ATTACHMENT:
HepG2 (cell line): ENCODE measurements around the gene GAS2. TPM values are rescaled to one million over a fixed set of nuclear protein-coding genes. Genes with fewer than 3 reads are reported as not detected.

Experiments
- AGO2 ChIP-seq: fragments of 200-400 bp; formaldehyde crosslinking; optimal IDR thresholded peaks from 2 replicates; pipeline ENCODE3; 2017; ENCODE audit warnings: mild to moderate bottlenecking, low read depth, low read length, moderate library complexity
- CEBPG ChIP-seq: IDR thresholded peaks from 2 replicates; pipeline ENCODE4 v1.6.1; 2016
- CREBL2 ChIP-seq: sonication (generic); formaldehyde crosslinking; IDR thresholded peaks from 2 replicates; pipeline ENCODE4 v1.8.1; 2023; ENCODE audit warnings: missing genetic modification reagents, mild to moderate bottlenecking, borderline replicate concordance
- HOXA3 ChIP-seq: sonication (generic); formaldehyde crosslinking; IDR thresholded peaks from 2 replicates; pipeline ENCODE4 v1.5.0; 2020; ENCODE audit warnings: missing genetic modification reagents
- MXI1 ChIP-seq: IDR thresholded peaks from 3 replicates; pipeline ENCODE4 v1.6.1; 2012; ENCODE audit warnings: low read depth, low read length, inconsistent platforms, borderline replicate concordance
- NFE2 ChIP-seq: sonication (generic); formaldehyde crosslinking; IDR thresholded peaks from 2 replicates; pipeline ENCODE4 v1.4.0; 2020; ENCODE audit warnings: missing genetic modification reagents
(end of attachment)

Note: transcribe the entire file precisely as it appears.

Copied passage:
HepG2 (cell line): ENCODE measurements around the gene GAS2. TPM values are rescaled to one million over a fixed set of nuclear protein-coding genes. Genes with fewer than 3 reads are reported as not detected.

Experiments
- AGO2 ChIP-seq: fragments of 200-400 bp; formaldehyde crosslinking; optimal IDR thresholded peaks from 2 replicates; pipeline ENCODE3; 2017; ENCODE audit warnings: mild to moderate bottlenecking, low read depth, low read length, moderate library complexity
- CEBPG ChIP-seq: IDR thresholded peaks from 2 replicates; pipeline ENCODE4 v1.6.1; 2016
- CREBL2 ChIP-seq: sonication (generic); formaldehyde crosslinking; IDR thresholded peaks from 2 replicates; pipeline ENCODE4 v1.8.1; 2023; ENCODE audit warnings: missing genetic modification reagents, mild to moderate bottlenecking, borderline replicate concordance
- HOXA3 ChIP-seq: sonication (generic); formaldehyde crosslinking; IDR thresholded peaks from 2 replicates; pipeline ENCODE4 v1.5.0; 2020; ENCODE audit warnings: missing genetic modification reagents
- MXI1 ChIP-seq: IDR thresholded peaks from 3 replicates; pipeline ENCODE4 v1.6.1; 2012; ENCODE audit warnings: low read depth, low read length, inconsistent platforms, borderline replicate concordance
- NFE2 ChIP-seq: sonication (generic); formaldehyde crosslinking; IDR thresholded peaks from 2 replicates; pipeline ENCODE4 v1.4.0; 2020; ENCODE audit warnings: missing genetic modification reagents